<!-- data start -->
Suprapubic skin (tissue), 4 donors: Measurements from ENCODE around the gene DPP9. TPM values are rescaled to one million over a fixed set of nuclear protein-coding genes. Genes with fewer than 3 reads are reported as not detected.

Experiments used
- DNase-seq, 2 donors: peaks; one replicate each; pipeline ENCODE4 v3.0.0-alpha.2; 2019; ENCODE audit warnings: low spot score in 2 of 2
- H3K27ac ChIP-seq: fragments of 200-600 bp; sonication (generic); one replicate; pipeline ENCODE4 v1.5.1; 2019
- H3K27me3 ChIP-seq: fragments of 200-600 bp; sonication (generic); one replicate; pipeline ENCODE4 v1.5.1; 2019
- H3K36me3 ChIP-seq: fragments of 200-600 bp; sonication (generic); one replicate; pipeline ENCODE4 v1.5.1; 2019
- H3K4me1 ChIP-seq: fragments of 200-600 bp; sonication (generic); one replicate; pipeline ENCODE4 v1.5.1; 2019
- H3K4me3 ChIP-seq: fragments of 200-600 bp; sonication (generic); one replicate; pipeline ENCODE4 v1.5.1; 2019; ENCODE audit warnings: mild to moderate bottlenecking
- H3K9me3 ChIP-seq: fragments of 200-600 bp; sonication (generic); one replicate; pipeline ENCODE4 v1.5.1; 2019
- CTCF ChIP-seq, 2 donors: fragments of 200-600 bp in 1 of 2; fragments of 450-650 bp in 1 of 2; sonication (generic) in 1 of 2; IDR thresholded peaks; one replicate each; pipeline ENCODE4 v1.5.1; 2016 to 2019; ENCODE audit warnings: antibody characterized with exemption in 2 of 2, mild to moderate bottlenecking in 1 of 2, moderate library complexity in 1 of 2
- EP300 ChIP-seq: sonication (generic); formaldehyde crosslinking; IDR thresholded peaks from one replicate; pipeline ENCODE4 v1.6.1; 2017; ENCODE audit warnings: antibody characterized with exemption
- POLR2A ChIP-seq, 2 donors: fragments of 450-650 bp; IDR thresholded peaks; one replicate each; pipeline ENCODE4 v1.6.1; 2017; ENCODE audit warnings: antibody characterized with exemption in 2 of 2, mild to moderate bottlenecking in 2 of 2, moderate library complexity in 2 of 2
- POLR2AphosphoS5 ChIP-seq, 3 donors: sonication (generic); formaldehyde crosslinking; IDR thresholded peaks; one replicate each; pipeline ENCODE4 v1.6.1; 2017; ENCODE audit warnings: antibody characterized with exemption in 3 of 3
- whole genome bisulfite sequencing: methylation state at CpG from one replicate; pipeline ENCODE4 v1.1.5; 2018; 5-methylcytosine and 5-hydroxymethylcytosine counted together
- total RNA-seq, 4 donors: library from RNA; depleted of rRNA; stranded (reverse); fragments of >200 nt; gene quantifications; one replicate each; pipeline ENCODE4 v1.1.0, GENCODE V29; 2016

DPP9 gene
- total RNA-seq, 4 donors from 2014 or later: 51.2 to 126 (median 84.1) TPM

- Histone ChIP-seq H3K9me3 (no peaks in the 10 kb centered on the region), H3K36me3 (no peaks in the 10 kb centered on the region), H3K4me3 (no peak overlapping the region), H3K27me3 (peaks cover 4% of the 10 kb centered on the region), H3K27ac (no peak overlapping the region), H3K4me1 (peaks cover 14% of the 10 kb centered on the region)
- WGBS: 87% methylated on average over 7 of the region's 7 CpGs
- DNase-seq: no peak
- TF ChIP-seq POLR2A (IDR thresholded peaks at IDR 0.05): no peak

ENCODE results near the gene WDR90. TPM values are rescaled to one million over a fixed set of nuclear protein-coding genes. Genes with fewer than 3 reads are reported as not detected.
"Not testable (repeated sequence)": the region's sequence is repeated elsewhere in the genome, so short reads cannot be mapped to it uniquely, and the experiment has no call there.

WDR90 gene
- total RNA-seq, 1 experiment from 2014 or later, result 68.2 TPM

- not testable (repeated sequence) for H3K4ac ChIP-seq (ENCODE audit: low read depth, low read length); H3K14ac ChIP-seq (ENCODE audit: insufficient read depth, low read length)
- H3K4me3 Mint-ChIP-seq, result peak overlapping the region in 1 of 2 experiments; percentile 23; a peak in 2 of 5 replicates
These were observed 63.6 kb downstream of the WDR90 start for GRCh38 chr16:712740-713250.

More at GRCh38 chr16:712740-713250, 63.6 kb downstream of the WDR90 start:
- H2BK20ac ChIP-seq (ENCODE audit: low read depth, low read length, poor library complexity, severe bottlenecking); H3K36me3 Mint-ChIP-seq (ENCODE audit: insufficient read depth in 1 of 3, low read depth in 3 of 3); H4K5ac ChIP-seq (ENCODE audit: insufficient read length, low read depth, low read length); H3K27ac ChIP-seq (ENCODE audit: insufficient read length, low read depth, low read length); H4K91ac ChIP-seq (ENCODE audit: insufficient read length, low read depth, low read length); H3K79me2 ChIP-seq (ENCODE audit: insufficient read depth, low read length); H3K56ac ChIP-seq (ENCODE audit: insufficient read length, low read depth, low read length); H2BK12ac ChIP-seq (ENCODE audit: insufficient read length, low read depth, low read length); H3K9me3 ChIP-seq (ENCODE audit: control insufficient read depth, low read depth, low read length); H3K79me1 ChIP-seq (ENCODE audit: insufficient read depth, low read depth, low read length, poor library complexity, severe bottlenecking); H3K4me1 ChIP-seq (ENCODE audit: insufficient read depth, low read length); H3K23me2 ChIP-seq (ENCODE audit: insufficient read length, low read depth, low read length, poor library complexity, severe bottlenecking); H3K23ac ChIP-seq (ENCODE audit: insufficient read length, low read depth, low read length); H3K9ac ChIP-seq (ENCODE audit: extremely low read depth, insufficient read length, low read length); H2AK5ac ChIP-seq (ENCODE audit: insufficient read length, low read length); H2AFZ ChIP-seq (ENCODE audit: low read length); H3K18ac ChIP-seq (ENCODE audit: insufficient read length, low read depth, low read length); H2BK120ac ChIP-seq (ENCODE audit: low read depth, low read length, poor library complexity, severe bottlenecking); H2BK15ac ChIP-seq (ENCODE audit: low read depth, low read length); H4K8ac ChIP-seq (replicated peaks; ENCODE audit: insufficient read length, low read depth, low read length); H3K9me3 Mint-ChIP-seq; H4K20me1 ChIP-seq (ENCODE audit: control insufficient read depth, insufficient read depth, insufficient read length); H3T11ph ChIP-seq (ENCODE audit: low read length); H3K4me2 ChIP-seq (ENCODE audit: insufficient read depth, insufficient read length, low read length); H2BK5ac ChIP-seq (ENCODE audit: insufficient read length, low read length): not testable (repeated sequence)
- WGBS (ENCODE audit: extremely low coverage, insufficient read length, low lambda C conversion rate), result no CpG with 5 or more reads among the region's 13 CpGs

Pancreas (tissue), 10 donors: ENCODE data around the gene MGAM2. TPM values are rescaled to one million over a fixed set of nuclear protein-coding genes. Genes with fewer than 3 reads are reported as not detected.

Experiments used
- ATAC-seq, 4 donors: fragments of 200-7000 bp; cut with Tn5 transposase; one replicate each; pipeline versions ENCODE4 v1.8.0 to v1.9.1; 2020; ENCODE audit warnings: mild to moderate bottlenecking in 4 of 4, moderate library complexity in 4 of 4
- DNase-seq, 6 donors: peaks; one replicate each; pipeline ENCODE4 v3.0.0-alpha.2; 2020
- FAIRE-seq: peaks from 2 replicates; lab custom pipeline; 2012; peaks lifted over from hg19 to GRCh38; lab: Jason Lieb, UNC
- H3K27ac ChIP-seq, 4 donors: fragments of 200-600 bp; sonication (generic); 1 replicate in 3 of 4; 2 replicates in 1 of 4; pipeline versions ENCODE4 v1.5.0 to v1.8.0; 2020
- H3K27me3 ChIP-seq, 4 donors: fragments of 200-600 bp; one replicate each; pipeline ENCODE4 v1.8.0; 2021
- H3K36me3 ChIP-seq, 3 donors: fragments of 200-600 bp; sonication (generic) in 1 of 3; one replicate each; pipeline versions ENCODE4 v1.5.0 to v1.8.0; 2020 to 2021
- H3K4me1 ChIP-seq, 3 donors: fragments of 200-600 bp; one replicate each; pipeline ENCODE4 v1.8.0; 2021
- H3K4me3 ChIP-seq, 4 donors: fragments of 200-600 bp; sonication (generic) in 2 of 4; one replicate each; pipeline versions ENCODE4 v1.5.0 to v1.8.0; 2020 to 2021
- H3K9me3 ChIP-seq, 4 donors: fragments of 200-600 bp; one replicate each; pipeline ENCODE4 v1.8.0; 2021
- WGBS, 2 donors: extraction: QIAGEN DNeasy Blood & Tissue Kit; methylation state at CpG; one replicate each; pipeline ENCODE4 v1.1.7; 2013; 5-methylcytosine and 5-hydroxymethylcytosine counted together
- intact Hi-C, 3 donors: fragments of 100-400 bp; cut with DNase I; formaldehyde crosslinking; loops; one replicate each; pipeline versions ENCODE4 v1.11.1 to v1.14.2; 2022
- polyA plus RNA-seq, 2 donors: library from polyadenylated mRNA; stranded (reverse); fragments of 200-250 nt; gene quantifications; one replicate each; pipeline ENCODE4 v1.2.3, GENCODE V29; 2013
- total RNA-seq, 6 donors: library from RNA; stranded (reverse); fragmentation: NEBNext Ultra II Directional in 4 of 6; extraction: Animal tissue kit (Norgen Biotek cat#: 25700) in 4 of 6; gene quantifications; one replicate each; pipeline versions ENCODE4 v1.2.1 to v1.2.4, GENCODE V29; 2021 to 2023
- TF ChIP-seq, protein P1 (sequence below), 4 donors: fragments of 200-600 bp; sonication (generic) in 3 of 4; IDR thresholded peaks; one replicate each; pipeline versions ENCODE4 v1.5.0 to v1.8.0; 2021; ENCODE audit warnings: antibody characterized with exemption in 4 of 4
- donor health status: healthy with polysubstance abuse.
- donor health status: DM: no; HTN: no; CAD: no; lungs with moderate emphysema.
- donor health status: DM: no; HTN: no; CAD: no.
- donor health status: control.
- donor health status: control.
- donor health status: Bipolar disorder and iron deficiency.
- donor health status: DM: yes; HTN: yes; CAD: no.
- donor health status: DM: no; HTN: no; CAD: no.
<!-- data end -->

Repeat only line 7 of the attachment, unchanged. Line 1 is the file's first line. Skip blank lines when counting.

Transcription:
- H3K4me1 ChIP-seq: fragments of 200-600 bp; sonication (generic); one replicate; pipeline ENCODE4 v1.5.1; 2019